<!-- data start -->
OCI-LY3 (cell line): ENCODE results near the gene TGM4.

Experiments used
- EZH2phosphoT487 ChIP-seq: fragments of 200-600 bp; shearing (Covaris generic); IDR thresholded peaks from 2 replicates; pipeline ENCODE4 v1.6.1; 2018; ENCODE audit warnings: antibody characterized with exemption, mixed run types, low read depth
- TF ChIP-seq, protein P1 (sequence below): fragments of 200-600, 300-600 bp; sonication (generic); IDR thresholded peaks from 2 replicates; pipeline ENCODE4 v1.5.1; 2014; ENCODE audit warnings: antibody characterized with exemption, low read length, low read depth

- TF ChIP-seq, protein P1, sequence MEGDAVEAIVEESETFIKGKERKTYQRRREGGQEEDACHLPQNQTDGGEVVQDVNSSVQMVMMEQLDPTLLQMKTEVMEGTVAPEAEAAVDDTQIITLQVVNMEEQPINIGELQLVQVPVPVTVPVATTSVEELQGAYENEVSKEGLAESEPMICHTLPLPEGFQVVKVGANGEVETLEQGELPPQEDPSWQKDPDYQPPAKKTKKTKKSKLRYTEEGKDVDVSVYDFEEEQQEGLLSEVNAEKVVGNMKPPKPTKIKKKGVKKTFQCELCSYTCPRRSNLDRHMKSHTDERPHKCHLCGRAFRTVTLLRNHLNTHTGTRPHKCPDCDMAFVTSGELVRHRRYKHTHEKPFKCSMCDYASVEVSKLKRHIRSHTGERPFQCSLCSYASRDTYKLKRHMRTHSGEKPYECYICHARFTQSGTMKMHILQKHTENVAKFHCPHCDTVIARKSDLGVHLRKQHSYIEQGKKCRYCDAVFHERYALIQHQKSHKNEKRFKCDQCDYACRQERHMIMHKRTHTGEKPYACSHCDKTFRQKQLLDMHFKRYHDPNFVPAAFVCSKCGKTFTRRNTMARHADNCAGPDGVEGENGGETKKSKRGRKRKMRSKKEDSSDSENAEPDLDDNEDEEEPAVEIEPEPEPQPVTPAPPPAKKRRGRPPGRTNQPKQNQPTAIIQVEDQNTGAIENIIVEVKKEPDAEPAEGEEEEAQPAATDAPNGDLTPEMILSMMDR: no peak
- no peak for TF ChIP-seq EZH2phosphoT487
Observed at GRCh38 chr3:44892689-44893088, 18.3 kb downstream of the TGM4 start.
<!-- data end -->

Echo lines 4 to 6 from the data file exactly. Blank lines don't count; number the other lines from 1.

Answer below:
- TF ChIP-seq, protein P1 (sequence below): fragments of 200-600, 300-600 bp; sonication (generic); IDR thresholded peaks from 2 replicates; pipeline ENCODE4 v1.5.1; 2014; ENCODE audit warnings: antibody characterized with exemption, low read length, low read depth

- TF ChIP-seq, protein P1, sequence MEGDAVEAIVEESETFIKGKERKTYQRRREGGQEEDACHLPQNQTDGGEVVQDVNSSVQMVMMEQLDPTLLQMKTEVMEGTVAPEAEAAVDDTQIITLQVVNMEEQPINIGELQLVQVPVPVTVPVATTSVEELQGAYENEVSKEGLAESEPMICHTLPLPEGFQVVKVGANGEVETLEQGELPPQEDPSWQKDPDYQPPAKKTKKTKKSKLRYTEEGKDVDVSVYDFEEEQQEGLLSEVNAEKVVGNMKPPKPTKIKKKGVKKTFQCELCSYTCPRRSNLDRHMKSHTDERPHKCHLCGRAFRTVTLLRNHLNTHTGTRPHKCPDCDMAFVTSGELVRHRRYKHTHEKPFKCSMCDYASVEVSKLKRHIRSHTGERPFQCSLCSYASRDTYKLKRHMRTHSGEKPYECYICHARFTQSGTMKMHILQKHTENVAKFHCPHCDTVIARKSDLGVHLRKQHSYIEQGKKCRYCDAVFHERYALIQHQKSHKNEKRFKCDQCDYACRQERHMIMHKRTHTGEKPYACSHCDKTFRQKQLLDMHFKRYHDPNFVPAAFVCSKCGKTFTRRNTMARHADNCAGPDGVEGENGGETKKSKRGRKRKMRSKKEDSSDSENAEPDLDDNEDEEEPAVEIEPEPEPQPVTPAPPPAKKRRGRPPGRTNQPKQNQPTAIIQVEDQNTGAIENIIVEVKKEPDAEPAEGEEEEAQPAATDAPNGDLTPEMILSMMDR: no peak
- no peak for TF ChIP-seq EZH2phosphoT487